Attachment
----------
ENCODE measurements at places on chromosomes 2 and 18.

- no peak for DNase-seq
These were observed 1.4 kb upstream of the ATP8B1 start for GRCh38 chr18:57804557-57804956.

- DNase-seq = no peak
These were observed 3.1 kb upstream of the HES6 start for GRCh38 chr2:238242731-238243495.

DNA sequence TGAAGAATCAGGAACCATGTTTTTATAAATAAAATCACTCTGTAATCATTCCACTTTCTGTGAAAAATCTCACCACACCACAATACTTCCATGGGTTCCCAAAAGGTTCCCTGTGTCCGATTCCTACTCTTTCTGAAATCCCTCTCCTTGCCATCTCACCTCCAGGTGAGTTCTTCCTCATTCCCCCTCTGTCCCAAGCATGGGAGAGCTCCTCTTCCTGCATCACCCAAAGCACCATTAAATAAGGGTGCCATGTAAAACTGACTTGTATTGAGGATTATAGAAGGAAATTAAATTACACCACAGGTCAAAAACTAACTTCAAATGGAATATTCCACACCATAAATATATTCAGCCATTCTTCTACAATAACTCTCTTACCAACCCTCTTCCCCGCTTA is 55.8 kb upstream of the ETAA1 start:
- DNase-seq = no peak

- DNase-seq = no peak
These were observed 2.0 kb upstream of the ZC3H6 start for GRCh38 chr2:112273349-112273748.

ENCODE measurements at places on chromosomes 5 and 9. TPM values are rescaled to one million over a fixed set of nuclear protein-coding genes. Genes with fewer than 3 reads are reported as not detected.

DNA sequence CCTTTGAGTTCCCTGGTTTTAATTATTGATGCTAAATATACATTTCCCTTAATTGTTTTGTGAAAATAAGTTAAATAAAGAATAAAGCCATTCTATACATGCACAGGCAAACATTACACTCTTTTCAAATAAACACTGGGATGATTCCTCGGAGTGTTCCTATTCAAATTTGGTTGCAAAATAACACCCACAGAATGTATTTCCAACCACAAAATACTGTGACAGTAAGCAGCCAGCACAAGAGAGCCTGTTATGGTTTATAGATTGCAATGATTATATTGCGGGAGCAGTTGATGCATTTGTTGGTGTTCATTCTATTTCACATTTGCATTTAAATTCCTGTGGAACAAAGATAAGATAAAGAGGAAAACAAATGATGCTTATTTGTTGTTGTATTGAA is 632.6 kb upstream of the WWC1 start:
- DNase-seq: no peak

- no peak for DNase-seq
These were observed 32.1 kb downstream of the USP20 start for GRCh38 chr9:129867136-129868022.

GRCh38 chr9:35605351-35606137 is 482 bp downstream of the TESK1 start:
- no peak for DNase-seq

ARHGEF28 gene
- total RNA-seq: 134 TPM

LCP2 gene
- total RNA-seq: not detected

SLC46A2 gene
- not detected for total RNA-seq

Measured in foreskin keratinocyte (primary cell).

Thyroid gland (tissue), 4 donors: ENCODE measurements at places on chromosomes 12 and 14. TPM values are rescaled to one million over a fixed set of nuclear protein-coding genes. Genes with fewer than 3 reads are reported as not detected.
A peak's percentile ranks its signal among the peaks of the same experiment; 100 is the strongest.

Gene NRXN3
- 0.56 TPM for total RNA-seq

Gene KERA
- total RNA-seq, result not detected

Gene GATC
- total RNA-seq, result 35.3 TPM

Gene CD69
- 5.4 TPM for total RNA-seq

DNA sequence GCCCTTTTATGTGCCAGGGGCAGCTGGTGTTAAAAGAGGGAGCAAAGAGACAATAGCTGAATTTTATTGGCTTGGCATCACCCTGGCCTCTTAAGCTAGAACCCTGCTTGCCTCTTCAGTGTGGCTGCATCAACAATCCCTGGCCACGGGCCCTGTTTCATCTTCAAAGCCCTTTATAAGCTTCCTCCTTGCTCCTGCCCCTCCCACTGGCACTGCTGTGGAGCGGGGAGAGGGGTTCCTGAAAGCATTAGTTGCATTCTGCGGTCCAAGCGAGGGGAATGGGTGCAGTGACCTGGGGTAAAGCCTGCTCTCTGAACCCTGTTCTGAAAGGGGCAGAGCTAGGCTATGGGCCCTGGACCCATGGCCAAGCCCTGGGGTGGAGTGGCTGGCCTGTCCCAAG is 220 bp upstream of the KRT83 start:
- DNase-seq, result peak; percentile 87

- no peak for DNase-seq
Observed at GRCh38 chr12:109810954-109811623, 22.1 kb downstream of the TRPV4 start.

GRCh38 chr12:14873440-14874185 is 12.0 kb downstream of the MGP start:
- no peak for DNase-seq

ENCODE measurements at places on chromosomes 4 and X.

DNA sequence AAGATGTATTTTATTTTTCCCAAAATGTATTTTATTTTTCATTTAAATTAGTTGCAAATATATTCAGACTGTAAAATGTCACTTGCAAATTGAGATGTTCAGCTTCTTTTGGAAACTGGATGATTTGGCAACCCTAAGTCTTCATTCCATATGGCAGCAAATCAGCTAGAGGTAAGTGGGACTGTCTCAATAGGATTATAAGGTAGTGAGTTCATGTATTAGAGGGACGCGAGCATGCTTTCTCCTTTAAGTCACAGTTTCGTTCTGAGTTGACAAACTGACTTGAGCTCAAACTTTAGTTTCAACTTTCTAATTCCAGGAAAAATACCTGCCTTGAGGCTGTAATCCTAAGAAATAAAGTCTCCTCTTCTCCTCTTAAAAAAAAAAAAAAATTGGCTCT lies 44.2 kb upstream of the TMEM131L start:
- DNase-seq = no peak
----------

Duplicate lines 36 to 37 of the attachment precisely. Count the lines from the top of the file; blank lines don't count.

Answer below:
- no peak for DNase-seq
Observed at GRCh38 chr12:109810954-109811623, 22.1 kb downstream of the TRPV4 start.